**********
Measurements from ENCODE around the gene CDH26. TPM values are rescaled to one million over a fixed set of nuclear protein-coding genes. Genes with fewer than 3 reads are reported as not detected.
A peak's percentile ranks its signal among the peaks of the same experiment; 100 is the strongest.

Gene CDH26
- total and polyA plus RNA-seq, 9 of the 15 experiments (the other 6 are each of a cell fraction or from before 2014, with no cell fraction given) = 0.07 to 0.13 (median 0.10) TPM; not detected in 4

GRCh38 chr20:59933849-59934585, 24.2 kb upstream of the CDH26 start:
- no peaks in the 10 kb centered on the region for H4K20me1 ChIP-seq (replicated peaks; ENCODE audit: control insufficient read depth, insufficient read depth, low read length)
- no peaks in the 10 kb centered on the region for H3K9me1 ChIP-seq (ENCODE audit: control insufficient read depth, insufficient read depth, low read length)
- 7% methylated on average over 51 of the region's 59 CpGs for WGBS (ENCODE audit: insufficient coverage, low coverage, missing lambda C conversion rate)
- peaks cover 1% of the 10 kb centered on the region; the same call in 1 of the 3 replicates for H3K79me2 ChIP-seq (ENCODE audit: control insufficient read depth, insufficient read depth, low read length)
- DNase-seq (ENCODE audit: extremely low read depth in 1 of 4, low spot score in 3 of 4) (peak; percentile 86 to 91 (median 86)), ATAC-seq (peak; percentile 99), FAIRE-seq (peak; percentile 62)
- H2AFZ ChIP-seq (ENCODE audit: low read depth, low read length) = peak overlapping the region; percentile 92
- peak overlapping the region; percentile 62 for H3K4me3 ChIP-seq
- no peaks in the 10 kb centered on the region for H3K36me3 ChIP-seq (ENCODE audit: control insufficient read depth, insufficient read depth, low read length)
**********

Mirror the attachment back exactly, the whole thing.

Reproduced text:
Measurements from ENCODE around the gene CDH26. TPM values are rescaled to one million over a fixed set of nuclear protein-coding genes. Genes with fewer than 3 reads are reported as not detected.
A peak's percentile ranks its signal among the peaks of the same experiment; 100 is the strongest.

Gene CDH26
- total and polyA plus RNA-seq, 9 of the 15 experiments (the other 6 are each of a cell fraction or from before 2014, with no cell fraction given) = 0.07 to 0.13 (median 0.10) TPM; not detected in 4

GRCh38 chr20:59933849-59934585, 24.2 kb upstream of the CDH26 start:
- no peaks in the 10 kb centered on the region for H4K20me1 ChIP-seq (replicated peaks; ENCODE audit: control insufficient read depth, insufficient read depth, low read length)
- no peaks in the 10 kb centered on the region for H3K9me1 ChIP-seq (ENCODE audit: control insufficient read depth, insufficient read depth, low read length)
- 7% methylated on average over 51 of the region's 59 CpGs for WGBS (ENCODE audit: insufficient coverage, low coverage, missing lambda C conversion rate)
- peaks cover 1% of the 10 kb centered on the region; the same call in 1 of the 3 replicates for H3K79me2 ChIP-seq (ENCODE audit: control insufficient read depth, insufficient read depth, low read length)
- DNase-seq (ENCODE audit: extremely low read depth in 1 of 4, low spot score in 3 of 4) (peak; percentile 86 to 91 (median 86)), ATAC-seq (peak; percentile 99), FAIRE-seq (peak; percentile 62)
- H2AFZ ChIP-seq (ENCODE audit: low read depth, low read length) = peak overlapping the region; percentile 92
- peak overlapping the region; percentile 62 for H3K4me3 ChIP-seq
- no peaks in the 10 kb centered on the region for H3K36me3 ChIP-seq (ENCODE audit: control insufficient read depth, insufficient read depth, low read length)